Ask yourself questions

Did you notice that there are a lot of questions throughout this article? That’s no accident. Metacognition, like any form of introspection, requires regularly asking questions of yourself. The right questions are essential to fully understand your own thinking process and knowledge.

Think aloud

Sometimes effective learning requires creating a kind of distance. For example, some writers review their work by reading it aloud or changing the typeface to create a distance that allows their brains to process and “see” it differently. With metacognition, thinking aloud can have the same effect. All those questions you’re asking yourself? Try saying them out loud. 

Create a step-based plan

A good strategy to maximize the “monitor” step of metacognition is writing out a plan as a checklist. It will provide a natural means to take breaks and check in with yourself along the way as you make your way through a task. 

Visualize a plan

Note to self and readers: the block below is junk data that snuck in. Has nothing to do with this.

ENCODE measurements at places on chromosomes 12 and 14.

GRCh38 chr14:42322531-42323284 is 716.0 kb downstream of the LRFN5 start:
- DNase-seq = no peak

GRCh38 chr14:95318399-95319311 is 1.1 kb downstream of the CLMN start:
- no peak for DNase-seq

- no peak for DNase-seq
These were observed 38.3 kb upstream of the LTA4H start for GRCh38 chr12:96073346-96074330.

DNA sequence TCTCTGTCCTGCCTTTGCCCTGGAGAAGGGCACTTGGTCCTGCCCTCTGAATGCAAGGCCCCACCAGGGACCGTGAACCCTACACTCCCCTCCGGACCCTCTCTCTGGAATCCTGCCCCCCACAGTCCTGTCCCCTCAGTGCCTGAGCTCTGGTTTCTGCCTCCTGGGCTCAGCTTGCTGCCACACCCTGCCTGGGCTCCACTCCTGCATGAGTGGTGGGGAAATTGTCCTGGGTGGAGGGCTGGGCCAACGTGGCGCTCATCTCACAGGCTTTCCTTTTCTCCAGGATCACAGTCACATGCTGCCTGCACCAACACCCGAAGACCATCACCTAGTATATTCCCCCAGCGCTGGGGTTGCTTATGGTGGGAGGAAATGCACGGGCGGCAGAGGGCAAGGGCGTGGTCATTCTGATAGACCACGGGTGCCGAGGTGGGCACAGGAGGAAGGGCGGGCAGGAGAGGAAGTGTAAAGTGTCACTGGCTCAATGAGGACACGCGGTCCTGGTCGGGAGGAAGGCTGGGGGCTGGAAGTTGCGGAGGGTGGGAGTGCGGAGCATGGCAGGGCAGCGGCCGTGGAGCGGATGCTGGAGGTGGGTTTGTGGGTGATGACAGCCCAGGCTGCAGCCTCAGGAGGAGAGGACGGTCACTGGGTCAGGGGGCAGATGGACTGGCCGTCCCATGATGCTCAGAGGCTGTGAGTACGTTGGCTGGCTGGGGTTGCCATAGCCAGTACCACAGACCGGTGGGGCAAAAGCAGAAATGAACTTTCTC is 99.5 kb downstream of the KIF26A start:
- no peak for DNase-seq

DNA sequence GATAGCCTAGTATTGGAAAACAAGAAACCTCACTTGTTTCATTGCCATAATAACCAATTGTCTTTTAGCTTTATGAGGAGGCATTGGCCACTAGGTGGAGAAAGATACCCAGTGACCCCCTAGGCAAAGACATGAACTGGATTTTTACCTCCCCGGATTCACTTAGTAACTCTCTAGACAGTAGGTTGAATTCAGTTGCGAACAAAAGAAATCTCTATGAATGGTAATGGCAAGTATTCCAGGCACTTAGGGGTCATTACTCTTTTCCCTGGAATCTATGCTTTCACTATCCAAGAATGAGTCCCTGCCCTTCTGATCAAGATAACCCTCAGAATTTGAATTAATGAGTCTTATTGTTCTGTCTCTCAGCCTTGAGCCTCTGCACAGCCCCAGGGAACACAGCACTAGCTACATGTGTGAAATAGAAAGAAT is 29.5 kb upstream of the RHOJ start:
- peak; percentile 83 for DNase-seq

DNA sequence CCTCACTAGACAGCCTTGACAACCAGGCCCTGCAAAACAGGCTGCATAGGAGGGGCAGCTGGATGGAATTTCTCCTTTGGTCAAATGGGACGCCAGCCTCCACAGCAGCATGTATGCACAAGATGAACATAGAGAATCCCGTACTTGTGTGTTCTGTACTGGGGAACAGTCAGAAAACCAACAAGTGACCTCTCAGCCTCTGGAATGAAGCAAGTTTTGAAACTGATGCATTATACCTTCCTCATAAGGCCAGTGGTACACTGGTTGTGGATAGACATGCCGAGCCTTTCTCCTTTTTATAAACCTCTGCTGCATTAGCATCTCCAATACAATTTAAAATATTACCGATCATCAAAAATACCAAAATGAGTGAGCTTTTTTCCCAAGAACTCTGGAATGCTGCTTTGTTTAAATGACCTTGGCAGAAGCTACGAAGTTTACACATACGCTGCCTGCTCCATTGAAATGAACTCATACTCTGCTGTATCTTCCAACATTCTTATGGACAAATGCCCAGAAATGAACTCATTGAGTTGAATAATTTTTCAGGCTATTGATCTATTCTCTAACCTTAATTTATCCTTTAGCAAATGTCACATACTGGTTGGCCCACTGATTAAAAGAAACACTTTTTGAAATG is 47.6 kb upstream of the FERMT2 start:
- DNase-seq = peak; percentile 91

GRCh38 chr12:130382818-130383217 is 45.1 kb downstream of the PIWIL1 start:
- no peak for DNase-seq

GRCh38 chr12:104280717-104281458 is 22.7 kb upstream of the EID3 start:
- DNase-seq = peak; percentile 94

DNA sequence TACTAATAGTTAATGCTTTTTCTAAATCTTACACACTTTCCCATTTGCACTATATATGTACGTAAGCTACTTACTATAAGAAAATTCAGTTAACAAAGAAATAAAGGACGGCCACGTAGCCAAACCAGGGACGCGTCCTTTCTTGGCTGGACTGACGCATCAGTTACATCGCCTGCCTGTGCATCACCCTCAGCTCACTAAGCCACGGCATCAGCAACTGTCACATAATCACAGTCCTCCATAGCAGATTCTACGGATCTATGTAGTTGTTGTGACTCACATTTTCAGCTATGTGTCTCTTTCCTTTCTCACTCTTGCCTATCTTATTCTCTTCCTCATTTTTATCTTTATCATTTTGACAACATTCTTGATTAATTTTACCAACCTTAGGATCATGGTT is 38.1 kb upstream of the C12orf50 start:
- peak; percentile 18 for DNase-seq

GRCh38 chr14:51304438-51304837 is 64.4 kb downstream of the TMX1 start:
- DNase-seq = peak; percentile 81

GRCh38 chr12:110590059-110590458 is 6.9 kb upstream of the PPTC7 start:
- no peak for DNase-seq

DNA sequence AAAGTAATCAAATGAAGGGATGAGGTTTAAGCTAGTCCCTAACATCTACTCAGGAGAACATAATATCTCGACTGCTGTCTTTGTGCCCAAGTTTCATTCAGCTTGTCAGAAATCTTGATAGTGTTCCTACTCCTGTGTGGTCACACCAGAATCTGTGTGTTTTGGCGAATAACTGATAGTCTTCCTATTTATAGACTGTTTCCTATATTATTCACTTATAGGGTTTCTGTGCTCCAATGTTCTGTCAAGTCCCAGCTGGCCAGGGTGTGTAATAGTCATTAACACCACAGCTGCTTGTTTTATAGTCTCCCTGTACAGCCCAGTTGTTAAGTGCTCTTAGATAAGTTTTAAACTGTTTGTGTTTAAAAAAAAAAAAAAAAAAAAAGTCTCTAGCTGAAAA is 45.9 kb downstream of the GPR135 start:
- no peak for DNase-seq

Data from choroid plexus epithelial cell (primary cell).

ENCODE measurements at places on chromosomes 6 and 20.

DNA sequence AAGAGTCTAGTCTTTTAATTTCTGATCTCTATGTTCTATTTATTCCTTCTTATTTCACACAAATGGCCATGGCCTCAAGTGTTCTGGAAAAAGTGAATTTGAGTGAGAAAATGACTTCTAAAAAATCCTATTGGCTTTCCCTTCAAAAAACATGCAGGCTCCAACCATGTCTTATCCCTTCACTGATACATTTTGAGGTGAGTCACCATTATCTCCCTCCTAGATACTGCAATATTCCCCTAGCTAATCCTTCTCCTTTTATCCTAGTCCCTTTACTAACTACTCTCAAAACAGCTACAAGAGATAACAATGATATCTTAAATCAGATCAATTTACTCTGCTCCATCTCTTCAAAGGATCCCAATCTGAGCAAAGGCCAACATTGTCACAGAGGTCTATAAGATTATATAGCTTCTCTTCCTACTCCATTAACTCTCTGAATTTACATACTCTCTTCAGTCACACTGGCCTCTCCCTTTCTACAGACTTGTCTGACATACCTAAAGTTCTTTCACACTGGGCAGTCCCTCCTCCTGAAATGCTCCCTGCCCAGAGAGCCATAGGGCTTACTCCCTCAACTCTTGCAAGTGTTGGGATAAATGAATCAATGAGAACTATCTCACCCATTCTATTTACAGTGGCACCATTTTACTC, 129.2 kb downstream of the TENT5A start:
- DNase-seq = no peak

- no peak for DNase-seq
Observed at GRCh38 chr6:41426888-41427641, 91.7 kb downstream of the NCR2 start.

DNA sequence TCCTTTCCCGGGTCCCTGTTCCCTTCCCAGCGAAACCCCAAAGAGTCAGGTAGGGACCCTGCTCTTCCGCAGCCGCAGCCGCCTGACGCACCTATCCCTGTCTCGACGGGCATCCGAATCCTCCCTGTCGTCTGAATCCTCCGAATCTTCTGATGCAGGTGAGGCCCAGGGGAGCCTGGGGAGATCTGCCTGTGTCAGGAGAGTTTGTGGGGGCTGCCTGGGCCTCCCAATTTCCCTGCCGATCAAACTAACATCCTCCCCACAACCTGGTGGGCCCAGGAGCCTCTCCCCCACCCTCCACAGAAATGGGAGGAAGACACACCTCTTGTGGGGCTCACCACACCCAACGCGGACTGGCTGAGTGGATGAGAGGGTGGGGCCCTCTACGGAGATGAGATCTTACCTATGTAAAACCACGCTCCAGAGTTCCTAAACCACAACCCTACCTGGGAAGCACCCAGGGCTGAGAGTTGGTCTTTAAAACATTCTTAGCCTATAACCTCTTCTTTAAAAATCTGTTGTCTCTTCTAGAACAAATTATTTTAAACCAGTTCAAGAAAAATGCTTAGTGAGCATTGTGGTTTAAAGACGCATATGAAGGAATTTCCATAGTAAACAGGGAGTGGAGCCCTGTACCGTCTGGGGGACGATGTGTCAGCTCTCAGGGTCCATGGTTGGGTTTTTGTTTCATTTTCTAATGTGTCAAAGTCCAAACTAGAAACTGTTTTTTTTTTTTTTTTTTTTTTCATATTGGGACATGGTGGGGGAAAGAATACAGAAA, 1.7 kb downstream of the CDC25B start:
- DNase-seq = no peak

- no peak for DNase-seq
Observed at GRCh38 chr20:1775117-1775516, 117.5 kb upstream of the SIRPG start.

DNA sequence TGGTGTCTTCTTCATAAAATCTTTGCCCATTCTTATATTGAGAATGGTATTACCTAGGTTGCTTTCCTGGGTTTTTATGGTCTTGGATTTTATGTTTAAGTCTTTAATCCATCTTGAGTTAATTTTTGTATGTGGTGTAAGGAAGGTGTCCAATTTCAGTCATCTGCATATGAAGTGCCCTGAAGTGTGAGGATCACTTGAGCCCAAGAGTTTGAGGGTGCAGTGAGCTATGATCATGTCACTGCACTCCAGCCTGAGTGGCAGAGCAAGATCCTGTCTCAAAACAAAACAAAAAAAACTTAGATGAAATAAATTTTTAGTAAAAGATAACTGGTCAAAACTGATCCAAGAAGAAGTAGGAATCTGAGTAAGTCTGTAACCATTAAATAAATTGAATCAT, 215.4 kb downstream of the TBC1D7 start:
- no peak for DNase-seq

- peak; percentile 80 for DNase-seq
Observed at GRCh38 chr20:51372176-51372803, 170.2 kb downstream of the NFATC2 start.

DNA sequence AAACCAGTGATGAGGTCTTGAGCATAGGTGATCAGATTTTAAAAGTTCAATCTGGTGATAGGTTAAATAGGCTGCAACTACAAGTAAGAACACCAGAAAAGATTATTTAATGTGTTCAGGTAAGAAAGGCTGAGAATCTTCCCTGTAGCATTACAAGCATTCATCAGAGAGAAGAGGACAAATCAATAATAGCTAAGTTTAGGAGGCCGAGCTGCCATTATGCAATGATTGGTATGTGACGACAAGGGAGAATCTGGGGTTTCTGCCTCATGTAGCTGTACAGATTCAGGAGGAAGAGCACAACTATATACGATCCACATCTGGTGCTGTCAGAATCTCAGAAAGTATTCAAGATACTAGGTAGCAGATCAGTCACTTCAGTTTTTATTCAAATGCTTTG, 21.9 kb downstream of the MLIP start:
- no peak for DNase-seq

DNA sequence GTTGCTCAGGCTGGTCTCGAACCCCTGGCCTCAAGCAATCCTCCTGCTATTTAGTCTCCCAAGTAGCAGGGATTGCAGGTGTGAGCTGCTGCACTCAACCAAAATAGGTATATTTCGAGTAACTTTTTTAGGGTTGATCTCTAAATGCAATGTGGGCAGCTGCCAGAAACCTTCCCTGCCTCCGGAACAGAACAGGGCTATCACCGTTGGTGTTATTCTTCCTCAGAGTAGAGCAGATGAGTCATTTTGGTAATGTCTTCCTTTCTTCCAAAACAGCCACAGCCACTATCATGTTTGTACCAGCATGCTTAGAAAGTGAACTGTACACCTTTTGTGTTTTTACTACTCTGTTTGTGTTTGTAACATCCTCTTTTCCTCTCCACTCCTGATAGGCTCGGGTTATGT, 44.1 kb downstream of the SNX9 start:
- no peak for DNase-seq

Does a checklist not work well for you? Some people prefer to adopt a more visual strategy by creating mindmaps. Those can be used to visualize your own thought process to better understand it. Or, you can create a mindmap to lay out a visual path for how to proceed for each step of the way on something you’re working on. 

Read and write notes

Sometimes the best way to make sure new information is being fully absorbed isn’t just reading and moving along, but taking notes. Reading an article for class? Annotate it along the way with your own thoughts. Studying an image relevant to your coursework? Annotate it. This process will not only literally translate the thoughts in your head onto the page, making for easy assessment, but will also help further imprint what you’re learning. 

Start a learning journal

If annotation allows you to process new information as you take it in, a learning journal can have a similar effect for the “monitor” and “evaluate” steps of metacognition. If you have the time, keep a notebook near you and write down monitoring or evaluation questions and answers. It will afford you some of the distance similar to thinking aloud, and it also creates real-time documentation of what your brain is doing throughout a task. This has the additional benefit of providing you with a word-based mindmap to look back on to see how exactly you learn from start to finish.